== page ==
Verification of Unusual Sight Record
For Utah

Rec. # O-2003-01

Common name:

Black-tailed Gnatcatcher

Scientific name: Polioptila melanura
Date: 12/30/02
Time: midday
Length of time observed: 5 minutes
Number: 1
Age: adult
Sex: female ?
Location: 1 mi. NE of "Tenmile" bridge on Hole-in-the-Rock Road, SE of Escalante
County: Garfield
Latilong: 37d41m15sN, 111d28m24sW
Elevation: 5450'
Distance to bird: 20'
Optical equipment: 7x25 compact binoculars
Weather: 50 deg. F, clear, absolutely calm (thus deadly quiet)
Light Conditions: bird at 90 deg. to sun
Detailed description of bird: A pretty uniformly medium-gray bird with a very long and barely white-edged black tail usually held above long axis of body. A very short and very thin black bill and a small black eye. The only relief to the gray on the head was a lighter zone front-to-back through the eye, to the wings darker primary edging and lighter tertials, but
not much in either case. Sort of a blunt little critter, so that the tail looked longer than the body. I'd have to cheat and look at a picture in a bird guide to say much more.
Song or call & method of delivery: Precisely as Black-tailed Gnatcatcher at end of Side 0ne, Bird Songs of SE AZ and S TX, Keller, 1988. That is, a loud, buzzy, monotonous challenge-call repeated 4 or 5 times, then a second or two pause, then repeated 4 or 5 times, and so on for several minutes. My approach to the bird's territory started its challenge, and my response
"pssshing" kept it going with postures to match (below). Importantly, this is not the weak buzz of the Keller-tape Blue-gray, nor the oft-heard Blue-gray of Garfield County summers. It is much louder, much more insistent and aggressive, yet still very buzzy. "You can't miss it."
Behavior: Typical disturbed gnatcatcher. Constant short movements in a pinyon, 10' - 20' off the ground. Posture is the main thing: Frequent changes of body and tail position, mostly nearly horizontal display to the intruder (me) with frequent partial tail-fanning. Pace of movement "typical gnatcatcher" and very unlike bushtit, chickadee, titmouse, etc.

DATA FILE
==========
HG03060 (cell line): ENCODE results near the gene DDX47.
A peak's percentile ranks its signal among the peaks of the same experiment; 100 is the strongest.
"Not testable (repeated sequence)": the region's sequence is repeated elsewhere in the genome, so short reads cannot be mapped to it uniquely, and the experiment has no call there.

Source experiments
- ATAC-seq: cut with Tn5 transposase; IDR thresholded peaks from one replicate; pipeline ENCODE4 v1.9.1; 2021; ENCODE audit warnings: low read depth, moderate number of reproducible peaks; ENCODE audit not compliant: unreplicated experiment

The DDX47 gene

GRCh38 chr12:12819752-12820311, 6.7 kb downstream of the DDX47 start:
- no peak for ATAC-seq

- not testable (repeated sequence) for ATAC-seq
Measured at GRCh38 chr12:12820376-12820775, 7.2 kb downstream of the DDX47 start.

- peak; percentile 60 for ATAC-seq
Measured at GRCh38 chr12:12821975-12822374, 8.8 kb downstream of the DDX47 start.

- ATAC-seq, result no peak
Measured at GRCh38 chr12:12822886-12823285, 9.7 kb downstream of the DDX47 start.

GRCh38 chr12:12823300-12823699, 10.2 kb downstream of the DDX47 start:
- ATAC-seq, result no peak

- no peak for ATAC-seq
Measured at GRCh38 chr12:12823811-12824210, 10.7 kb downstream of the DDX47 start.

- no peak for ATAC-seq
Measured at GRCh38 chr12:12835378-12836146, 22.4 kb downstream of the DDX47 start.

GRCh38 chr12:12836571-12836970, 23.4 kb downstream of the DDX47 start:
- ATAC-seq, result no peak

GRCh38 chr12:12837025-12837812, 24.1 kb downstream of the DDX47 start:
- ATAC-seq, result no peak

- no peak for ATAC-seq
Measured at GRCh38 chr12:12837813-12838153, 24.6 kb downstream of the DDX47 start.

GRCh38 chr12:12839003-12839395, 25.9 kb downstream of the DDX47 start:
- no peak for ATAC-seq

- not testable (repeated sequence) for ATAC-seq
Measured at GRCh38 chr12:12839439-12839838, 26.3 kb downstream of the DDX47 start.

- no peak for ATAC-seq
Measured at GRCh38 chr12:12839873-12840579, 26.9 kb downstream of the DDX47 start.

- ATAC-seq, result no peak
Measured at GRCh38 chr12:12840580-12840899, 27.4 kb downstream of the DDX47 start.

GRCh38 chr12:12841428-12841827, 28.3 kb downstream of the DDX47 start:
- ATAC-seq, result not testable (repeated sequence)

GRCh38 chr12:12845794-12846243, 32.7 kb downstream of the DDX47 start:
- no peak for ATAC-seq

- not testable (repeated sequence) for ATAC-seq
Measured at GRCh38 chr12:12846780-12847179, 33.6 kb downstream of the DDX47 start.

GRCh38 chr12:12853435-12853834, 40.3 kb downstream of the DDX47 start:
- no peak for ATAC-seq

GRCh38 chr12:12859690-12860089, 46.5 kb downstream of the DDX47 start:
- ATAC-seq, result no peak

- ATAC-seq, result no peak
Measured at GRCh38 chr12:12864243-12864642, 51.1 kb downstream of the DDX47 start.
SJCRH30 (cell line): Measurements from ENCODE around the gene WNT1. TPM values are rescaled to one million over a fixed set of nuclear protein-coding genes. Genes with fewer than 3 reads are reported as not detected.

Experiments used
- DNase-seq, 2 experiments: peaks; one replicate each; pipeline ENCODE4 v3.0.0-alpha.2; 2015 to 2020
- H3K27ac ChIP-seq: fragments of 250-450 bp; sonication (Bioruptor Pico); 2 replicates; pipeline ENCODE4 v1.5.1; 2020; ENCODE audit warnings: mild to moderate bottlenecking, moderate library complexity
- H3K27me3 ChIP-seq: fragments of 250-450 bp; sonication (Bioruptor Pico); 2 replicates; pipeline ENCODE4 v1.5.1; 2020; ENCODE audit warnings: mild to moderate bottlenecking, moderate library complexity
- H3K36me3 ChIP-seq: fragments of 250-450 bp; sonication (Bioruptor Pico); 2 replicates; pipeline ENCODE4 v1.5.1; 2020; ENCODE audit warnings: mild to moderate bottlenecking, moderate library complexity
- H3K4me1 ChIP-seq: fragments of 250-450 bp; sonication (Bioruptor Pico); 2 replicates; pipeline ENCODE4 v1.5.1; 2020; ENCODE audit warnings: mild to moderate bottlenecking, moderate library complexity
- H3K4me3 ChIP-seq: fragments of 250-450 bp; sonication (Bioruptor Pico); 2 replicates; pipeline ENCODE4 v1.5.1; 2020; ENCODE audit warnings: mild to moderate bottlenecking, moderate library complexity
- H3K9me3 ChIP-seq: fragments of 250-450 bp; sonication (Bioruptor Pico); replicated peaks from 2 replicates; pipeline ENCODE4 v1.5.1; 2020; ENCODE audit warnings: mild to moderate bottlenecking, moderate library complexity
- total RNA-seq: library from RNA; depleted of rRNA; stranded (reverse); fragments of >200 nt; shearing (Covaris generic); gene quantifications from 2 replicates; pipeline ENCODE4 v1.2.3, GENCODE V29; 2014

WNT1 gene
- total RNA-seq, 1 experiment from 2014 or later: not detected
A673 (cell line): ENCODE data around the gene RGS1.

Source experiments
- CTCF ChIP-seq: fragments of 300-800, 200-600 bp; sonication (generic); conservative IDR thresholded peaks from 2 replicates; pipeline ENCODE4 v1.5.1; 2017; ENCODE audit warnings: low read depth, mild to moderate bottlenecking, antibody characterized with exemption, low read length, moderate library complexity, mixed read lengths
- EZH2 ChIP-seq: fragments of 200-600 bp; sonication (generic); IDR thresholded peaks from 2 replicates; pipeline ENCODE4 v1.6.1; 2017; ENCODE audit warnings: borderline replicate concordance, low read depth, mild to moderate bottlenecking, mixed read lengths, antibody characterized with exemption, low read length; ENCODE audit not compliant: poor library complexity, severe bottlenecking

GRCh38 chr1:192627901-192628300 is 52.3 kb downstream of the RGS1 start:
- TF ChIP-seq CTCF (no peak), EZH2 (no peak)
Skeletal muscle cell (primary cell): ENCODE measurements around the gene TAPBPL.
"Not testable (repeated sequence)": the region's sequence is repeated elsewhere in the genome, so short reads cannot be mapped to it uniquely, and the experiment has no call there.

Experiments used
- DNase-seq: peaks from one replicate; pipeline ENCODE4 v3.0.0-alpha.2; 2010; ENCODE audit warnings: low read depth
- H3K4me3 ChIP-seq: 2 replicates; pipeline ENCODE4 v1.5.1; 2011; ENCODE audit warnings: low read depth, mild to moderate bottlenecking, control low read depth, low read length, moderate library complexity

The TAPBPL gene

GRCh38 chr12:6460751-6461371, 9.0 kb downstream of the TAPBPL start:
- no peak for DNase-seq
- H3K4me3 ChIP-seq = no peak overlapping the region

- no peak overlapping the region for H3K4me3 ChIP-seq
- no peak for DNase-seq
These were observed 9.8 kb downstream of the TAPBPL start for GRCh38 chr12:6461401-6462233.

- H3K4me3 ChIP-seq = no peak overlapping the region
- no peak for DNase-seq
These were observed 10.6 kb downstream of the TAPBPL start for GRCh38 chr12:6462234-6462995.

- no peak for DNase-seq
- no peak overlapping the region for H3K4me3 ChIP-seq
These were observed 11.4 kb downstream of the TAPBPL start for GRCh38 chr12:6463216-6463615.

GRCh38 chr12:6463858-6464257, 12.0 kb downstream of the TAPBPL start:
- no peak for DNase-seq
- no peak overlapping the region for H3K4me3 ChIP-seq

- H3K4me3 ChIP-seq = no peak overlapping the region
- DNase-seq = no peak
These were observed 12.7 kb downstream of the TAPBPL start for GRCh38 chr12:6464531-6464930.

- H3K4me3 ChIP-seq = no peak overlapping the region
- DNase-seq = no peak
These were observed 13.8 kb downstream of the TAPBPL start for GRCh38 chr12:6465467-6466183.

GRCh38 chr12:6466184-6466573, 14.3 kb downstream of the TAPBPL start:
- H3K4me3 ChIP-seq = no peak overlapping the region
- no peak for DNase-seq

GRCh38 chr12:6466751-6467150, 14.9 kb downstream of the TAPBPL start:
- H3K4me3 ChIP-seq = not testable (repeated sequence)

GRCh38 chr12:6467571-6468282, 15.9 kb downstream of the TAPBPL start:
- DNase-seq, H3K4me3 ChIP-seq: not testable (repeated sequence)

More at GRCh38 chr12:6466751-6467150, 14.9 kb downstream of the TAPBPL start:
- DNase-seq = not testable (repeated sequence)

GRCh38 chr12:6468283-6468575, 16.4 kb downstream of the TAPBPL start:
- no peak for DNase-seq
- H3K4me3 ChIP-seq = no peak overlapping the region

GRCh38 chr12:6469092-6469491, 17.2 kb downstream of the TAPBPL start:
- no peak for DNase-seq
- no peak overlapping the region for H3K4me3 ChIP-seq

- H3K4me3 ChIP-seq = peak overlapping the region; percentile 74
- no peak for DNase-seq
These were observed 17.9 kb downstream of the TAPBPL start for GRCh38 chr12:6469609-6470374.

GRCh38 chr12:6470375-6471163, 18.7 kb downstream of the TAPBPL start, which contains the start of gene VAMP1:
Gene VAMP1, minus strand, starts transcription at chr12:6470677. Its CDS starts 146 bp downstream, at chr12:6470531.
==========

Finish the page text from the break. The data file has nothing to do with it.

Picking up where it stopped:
Habitat: Open pinyon-juniper woodland with sand and slickrock below. Some snow but no standing water in the immediate vicinity.
Similar species and
how were they eliminated:
Blue-gray Gnatcatcher: Call dissimilar in every way; little white in undertail and poor contrast between tail and vent (i.e. rather dark undertail coverts); very short black bill; head short and blunt (i.e. a regular "noneck"); I didn't notice any eyering; fairly prominent lighter (almost white) area through the eye which is not really a "superciliary" because it's centered on the eye.
Previous experience with this & similar species: I've looked pretty carefully at California, Black-tailed, Blue-gray and Black-capped Gnatcatchers in the field. In Utah, Blue-grays are yard-birds at one of my houses and I've seen Black-tailed at Lytle Ranch.
References consulted: Both recent Sibley books, the National Geographic book, the Keller tape noted above, and the old tapes for Peterson's Field Guide to Western Birds.
Description from: Notes taken at time of sighting
Observer: Jens Munthe
Observer's address: P.O.Box 80, Escalante, Utah 84726
Observer's e-mail address:
Other observers who independently identified
this bird:
Date prepared: 1/24/03  (General Public)
Additional material: No
Additional comments: I'm submitting this now because I believe a Blue-gray Gnatcatcher was reported for the recent Escalante CBC, and I'll bet it was a Black-tailed. Also, I had a Black-tailed at Calf Creek Rec. Area 1 1/2 years ago, but I didn't hear it well and so didn't have enough confidence in my ID to report it. I'm sure now.